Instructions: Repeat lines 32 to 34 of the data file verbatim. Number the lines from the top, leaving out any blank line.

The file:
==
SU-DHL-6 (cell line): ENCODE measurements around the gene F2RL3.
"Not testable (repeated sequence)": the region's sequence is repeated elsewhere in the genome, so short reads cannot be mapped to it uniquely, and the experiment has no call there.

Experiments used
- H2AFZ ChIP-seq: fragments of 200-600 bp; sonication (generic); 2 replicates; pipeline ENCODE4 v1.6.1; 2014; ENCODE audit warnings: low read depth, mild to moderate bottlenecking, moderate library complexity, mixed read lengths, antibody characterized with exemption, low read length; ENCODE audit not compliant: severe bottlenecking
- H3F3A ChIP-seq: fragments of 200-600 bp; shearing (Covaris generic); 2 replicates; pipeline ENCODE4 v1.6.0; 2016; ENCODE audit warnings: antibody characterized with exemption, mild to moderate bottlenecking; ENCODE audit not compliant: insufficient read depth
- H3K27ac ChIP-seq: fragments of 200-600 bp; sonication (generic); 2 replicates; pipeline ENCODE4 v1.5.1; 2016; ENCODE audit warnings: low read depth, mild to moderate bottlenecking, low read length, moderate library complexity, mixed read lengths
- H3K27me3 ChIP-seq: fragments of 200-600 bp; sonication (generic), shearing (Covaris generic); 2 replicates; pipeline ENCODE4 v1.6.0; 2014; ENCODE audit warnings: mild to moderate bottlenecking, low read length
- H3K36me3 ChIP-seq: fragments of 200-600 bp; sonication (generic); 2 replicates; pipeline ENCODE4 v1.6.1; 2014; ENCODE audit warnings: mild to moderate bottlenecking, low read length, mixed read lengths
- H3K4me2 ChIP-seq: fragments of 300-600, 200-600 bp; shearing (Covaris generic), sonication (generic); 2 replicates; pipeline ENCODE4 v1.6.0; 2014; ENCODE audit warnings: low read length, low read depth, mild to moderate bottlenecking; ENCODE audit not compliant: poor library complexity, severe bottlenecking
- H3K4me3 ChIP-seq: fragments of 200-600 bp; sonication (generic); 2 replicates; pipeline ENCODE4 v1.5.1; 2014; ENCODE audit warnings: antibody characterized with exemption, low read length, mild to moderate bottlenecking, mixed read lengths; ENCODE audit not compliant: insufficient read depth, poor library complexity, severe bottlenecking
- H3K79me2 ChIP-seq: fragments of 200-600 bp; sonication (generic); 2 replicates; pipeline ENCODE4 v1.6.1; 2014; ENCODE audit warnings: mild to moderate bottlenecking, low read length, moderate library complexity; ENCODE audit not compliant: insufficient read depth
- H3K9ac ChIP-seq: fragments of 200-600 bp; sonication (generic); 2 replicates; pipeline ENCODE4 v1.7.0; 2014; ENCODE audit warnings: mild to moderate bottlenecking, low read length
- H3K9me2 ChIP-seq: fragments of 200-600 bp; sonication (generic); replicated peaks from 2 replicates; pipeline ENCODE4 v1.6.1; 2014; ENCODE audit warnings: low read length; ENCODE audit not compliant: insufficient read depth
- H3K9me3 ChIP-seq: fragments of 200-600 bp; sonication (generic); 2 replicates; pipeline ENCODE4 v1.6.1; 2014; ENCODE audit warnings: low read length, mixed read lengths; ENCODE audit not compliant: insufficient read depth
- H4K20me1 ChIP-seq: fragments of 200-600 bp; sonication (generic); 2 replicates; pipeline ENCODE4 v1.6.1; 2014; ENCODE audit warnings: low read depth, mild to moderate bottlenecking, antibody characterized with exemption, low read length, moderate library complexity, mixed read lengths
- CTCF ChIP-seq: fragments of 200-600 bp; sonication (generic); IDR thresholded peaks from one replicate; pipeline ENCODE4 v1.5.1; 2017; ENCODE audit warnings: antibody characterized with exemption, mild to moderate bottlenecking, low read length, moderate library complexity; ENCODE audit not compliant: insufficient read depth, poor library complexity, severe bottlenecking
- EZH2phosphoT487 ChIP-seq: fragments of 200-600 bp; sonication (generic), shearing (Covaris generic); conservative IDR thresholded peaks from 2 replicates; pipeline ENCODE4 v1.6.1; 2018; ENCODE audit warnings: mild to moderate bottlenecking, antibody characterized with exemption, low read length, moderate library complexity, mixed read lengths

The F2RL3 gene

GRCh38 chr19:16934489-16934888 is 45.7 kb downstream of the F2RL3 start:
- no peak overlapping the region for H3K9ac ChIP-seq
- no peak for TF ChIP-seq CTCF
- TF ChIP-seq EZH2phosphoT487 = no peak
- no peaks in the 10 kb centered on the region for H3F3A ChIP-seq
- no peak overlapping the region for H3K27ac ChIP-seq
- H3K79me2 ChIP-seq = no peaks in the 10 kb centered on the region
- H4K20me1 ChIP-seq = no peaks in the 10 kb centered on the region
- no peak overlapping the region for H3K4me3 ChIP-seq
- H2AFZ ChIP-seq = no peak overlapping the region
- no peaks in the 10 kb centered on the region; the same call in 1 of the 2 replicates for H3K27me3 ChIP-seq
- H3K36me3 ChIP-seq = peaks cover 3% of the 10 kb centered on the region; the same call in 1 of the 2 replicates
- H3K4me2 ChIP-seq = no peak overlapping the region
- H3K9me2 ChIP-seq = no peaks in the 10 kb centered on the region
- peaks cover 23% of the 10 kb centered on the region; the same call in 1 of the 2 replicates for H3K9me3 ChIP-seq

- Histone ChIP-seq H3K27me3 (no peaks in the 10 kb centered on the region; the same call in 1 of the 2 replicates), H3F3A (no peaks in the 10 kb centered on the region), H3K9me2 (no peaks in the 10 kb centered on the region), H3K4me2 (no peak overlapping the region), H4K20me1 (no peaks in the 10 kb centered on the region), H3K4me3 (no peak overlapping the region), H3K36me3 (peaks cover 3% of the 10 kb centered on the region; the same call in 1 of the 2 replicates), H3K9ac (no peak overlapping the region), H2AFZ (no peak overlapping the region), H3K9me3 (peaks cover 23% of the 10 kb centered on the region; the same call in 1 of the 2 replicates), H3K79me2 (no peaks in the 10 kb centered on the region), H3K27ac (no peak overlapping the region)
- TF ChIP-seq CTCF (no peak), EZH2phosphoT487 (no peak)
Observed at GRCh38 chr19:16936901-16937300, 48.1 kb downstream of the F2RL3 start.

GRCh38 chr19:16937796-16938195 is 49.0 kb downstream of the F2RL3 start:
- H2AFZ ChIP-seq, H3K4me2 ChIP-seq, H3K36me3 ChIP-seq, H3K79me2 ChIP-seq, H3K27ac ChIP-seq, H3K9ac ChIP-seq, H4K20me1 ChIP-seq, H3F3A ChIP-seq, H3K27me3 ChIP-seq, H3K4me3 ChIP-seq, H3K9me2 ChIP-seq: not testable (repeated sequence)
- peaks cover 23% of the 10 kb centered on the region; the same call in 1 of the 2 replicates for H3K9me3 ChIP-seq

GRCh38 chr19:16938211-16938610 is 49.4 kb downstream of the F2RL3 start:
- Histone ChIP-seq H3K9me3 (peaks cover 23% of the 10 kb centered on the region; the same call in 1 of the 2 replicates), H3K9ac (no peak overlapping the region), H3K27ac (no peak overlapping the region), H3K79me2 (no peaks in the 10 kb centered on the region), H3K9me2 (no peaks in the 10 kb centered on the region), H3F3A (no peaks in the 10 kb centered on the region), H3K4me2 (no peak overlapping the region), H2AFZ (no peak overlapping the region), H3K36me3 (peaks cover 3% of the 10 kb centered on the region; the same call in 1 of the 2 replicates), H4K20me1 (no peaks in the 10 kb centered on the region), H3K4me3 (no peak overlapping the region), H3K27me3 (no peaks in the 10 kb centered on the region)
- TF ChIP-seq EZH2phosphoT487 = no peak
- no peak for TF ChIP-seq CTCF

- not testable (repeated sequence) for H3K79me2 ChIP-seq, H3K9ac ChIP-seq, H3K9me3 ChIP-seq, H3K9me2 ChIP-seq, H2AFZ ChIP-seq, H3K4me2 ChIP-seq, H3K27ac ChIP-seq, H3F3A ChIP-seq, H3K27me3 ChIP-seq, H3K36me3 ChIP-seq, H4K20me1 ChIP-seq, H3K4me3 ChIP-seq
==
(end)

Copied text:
- H3K9me2 ChIP-seq = no peaks in the 10 kb centered on the region
- peaks cover 23% of the 10 kb centered on the region; the same call in 1 of the 2 replicates for H3K9me3 ChIP-seq

- Histone ChIP-seq H3K27me3 (no peaks in the 10 kb centered on the region; the same call in 1 of the 2 replicates), H3F3A (no peaks in the 10 kb centered on the region), H3K9me2 (no peaks in the 10 kb centered on the region), H3K4me2 (no peak overlapping the region), H4K20me1 (no peaks in the 10 kb centered on the region), H3K4me3 (no peak overlapping the region), H3K36me3 (peaks cover 3% of the 10 kb centered on the region; the same call in 1 of the 2 replicates), H3K9ac (no peak overlapping the region), H2AFZ (no peak overlapping the region), H3K9me3 (peaks cover 23% of the 10 kb centered on the region; the same call in 1 of the 2 replicates), H3K79me2 (no peaks in the 10 kb centered on the region), H3K27ac (no peak overlapping the region)